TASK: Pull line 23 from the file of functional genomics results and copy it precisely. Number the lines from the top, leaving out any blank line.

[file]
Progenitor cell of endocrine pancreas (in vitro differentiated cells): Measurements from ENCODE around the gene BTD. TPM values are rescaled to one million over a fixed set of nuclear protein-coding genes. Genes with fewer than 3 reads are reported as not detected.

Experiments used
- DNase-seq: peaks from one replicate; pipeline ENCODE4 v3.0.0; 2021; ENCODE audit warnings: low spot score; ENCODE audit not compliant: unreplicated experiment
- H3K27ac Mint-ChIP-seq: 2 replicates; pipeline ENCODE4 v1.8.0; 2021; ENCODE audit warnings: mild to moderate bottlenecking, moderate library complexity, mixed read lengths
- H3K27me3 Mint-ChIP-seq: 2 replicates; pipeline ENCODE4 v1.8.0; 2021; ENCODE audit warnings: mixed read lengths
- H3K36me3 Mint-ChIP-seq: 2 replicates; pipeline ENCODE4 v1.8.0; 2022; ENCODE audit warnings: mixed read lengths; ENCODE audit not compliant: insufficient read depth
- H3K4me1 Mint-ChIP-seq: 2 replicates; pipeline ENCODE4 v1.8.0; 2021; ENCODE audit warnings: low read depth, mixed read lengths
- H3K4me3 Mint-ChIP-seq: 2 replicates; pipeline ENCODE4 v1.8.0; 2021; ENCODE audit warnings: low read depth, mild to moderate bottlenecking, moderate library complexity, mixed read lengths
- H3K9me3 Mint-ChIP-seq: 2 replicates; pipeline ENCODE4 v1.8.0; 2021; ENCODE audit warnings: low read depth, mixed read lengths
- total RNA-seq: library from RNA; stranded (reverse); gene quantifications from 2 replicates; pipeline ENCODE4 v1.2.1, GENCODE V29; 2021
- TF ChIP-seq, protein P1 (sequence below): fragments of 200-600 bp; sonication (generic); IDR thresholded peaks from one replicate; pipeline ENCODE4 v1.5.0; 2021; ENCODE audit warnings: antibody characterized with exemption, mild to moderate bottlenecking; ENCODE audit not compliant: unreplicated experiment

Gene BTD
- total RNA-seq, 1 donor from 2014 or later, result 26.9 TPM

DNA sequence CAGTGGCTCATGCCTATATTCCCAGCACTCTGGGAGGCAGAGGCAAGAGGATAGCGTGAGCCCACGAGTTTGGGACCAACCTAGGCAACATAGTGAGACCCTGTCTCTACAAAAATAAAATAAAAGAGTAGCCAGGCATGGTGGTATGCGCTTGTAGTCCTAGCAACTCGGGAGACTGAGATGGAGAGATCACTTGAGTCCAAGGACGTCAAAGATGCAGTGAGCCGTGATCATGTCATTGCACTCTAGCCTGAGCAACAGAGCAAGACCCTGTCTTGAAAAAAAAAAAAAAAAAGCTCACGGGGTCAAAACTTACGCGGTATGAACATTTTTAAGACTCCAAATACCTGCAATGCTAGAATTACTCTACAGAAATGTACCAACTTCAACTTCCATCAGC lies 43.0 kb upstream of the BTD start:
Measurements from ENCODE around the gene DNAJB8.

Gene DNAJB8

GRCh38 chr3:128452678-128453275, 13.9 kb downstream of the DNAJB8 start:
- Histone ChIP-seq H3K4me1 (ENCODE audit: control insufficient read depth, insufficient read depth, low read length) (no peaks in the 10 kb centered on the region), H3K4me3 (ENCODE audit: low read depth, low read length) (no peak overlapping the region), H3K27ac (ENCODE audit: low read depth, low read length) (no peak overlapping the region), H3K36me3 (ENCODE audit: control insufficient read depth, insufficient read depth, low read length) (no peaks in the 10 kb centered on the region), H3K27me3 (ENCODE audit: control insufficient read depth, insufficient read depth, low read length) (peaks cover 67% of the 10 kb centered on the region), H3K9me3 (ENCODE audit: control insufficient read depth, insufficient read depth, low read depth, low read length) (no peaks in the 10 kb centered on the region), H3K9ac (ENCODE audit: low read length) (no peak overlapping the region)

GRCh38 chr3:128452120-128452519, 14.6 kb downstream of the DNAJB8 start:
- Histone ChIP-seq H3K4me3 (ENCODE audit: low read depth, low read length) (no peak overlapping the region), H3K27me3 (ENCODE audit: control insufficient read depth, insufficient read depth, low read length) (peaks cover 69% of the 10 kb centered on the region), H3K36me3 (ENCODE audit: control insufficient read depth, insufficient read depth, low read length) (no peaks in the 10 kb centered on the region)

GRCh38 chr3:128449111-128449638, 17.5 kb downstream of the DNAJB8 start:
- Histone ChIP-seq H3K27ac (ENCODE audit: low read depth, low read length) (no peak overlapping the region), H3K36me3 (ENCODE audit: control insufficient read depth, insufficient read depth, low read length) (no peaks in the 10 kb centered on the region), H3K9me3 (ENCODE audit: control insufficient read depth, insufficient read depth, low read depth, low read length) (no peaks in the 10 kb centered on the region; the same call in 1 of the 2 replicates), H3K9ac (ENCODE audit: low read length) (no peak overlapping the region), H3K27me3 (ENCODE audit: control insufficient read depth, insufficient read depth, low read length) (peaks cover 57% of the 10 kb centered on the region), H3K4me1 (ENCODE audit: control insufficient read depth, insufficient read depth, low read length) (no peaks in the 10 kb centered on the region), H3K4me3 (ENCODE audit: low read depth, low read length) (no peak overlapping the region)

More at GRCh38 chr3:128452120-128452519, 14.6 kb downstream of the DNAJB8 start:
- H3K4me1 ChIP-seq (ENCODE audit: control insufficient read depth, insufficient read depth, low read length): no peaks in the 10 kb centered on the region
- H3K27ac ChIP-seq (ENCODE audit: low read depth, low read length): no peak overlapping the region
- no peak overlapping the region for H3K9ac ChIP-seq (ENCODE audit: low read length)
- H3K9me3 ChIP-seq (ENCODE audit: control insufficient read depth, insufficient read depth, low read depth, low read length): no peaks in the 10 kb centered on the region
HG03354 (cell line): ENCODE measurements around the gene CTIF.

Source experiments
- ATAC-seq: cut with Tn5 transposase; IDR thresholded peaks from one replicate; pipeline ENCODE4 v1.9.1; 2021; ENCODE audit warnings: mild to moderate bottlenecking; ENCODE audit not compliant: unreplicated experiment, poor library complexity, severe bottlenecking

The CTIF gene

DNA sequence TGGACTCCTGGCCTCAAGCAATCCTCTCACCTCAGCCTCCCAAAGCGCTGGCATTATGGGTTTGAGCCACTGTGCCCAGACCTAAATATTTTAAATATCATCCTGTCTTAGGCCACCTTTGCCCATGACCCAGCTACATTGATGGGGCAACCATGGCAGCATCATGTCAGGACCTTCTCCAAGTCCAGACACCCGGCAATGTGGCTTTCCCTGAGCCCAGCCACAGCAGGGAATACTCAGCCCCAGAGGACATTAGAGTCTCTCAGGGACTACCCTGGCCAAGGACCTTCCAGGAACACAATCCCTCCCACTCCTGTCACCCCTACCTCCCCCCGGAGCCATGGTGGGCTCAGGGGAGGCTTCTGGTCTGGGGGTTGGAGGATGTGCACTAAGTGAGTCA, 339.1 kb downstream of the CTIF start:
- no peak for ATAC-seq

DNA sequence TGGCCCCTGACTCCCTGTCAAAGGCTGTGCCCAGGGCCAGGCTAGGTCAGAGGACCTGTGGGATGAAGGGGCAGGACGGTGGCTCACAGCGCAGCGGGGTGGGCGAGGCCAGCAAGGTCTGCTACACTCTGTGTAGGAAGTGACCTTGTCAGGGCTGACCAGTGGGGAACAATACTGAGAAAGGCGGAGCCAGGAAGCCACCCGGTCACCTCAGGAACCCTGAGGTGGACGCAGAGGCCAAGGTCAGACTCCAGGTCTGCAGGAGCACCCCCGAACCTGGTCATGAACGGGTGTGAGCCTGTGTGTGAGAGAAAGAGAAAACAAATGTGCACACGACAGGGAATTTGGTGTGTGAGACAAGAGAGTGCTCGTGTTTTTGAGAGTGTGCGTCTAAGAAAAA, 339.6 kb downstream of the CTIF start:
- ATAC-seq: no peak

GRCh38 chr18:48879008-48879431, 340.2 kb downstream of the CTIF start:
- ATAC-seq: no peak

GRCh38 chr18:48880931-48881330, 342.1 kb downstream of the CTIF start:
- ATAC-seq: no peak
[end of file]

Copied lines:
More at GRCh38 chr3:128452120-128452519, 14.6 kb downstream of the DNAJB8 start: